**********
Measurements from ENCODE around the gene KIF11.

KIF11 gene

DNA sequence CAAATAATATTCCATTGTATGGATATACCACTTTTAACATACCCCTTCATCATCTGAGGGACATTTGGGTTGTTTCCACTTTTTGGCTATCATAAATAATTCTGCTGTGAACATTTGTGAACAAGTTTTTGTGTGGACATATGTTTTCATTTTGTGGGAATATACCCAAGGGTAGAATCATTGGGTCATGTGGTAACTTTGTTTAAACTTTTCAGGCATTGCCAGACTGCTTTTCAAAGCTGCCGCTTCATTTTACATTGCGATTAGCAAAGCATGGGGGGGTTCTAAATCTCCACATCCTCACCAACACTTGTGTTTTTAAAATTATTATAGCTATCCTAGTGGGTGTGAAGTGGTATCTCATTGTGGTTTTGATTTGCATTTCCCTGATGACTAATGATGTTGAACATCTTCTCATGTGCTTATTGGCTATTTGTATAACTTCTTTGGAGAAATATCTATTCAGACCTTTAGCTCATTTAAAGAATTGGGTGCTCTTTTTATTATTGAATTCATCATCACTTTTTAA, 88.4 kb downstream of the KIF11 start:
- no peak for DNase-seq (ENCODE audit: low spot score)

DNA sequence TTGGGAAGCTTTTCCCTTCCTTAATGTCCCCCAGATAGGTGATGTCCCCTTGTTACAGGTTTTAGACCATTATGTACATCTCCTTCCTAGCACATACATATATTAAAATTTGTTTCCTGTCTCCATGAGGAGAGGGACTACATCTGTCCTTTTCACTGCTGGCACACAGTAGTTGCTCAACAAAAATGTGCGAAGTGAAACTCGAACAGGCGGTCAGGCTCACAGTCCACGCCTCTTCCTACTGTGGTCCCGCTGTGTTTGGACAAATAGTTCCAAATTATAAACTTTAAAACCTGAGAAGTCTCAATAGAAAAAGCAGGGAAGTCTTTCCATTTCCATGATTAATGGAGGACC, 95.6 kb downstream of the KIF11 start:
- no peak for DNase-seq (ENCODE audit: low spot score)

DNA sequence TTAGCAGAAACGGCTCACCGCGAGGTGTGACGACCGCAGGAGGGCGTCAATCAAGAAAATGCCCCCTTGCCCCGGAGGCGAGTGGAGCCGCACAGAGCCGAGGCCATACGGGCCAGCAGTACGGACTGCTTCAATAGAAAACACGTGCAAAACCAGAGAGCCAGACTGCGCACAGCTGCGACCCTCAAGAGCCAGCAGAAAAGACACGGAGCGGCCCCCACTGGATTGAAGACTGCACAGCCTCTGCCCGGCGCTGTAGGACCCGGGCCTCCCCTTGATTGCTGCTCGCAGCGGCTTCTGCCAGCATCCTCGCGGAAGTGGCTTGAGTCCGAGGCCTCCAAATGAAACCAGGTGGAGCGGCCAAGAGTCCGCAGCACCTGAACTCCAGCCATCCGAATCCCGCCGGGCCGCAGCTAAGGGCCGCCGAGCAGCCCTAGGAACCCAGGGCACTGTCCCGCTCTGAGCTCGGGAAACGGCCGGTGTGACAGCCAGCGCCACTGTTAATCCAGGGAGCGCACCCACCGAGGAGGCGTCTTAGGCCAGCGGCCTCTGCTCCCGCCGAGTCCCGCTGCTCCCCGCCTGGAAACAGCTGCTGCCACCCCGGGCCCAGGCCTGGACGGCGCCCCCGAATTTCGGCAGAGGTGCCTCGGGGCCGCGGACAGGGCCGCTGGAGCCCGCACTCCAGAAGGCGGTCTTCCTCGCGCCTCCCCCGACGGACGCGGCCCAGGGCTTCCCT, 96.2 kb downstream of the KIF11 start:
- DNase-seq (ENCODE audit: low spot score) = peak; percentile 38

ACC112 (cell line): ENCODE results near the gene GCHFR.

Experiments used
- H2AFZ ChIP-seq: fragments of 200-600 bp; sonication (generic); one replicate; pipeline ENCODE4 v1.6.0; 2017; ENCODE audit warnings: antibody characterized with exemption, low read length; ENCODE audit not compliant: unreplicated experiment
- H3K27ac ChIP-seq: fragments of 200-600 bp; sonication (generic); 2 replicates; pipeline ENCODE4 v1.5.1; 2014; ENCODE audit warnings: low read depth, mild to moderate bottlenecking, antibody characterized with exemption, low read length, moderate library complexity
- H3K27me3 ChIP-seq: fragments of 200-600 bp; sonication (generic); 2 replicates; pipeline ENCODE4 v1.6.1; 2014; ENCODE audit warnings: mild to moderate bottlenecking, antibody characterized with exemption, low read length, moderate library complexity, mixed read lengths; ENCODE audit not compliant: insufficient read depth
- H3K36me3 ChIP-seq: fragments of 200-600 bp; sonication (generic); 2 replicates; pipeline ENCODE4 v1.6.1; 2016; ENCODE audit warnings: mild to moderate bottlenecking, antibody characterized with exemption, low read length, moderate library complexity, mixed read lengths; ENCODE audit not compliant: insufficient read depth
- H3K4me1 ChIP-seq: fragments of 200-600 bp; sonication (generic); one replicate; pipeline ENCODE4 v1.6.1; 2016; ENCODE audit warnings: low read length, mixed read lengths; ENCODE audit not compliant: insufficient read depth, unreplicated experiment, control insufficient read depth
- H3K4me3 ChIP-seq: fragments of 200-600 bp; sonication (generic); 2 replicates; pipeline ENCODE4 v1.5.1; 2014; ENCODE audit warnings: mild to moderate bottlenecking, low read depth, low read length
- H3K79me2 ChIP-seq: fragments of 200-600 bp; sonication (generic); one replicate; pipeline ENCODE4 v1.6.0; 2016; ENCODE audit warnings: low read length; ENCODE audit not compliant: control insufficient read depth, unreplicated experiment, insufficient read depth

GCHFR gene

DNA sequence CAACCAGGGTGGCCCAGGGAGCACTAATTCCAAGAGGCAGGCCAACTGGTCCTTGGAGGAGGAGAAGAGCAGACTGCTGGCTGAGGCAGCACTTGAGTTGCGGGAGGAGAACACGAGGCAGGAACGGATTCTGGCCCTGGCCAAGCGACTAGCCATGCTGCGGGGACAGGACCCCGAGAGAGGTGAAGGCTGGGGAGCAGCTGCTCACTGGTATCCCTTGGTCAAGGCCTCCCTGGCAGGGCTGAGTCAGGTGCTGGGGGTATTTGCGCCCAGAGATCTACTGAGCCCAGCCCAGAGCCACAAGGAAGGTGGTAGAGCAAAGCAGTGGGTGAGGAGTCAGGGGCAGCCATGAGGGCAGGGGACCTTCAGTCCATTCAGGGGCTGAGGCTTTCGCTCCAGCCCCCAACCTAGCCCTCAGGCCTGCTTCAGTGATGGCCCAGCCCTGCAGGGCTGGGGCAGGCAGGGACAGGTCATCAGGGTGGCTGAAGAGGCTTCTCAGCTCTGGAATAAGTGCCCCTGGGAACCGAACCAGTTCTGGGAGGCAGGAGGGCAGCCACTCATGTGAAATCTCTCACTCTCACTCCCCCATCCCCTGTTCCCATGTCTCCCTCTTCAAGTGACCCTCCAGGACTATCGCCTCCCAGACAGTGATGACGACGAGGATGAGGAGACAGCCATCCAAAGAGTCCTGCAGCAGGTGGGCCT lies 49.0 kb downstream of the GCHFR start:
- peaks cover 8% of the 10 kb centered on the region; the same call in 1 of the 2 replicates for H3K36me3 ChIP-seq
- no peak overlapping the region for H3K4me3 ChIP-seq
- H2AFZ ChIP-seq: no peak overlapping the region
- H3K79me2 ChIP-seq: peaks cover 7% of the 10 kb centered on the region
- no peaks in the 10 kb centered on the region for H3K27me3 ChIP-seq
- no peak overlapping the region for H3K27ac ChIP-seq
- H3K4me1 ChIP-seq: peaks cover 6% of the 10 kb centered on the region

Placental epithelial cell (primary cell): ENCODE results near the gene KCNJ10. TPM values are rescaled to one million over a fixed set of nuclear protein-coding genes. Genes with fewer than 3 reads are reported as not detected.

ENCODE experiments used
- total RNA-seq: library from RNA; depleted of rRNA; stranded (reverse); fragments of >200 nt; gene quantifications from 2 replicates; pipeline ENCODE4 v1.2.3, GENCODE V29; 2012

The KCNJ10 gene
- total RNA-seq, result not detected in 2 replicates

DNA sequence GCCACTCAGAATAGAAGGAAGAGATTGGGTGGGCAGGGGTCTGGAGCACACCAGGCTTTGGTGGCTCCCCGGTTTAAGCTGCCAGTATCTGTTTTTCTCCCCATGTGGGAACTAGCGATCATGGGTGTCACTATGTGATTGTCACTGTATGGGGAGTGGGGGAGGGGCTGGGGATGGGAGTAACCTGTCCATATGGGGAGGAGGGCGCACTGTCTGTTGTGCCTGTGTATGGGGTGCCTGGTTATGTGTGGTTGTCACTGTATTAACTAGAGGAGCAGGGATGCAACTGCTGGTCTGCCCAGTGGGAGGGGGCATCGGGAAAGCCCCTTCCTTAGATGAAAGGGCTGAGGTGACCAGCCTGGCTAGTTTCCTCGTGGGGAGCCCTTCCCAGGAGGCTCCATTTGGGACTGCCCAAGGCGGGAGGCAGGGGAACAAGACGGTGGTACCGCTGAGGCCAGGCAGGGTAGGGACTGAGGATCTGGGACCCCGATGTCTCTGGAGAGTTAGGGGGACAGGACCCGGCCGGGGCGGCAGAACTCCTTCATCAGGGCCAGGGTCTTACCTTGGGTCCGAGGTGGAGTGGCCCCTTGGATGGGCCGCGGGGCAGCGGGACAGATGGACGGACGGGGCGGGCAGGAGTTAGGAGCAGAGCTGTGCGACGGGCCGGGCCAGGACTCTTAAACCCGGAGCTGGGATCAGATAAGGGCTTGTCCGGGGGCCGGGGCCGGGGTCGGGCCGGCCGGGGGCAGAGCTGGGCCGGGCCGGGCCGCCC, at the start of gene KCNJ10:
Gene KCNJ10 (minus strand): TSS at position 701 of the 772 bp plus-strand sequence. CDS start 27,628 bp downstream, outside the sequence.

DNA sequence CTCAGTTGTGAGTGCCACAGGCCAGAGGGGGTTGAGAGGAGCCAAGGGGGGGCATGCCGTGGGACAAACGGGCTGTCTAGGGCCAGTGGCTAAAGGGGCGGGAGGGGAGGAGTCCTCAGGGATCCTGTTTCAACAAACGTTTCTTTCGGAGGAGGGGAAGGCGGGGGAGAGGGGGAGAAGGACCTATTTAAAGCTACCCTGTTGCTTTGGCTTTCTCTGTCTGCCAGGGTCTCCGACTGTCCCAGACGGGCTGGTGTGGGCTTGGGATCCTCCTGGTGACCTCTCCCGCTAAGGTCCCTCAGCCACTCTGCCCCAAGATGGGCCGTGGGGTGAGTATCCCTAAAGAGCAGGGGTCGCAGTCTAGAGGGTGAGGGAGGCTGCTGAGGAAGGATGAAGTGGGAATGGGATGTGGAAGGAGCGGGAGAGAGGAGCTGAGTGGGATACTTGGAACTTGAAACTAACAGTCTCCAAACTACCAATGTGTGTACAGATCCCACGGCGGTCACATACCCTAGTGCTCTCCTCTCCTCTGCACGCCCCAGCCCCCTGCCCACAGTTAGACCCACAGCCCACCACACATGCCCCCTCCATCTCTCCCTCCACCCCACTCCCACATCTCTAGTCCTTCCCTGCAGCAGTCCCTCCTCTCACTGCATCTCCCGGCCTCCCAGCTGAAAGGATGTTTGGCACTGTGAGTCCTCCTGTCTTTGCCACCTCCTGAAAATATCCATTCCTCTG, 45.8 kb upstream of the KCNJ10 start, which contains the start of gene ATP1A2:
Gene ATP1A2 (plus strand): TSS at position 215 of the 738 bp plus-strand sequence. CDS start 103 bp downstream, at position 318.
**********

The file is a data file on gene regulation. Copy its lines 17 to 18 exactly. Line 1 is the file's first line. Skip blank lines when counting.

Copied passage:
- H3K79me2 ChIP-seq: fragments of 200-600 bp; sonication (generic); one replicate; pipeline ENCODE4 v1.6.0; 2016; ENCODE audit warnings: low read length; ENCODE audit not compliant: control insufficient read depth, unreplicated experiment, insufficient read depth

GCHFR gene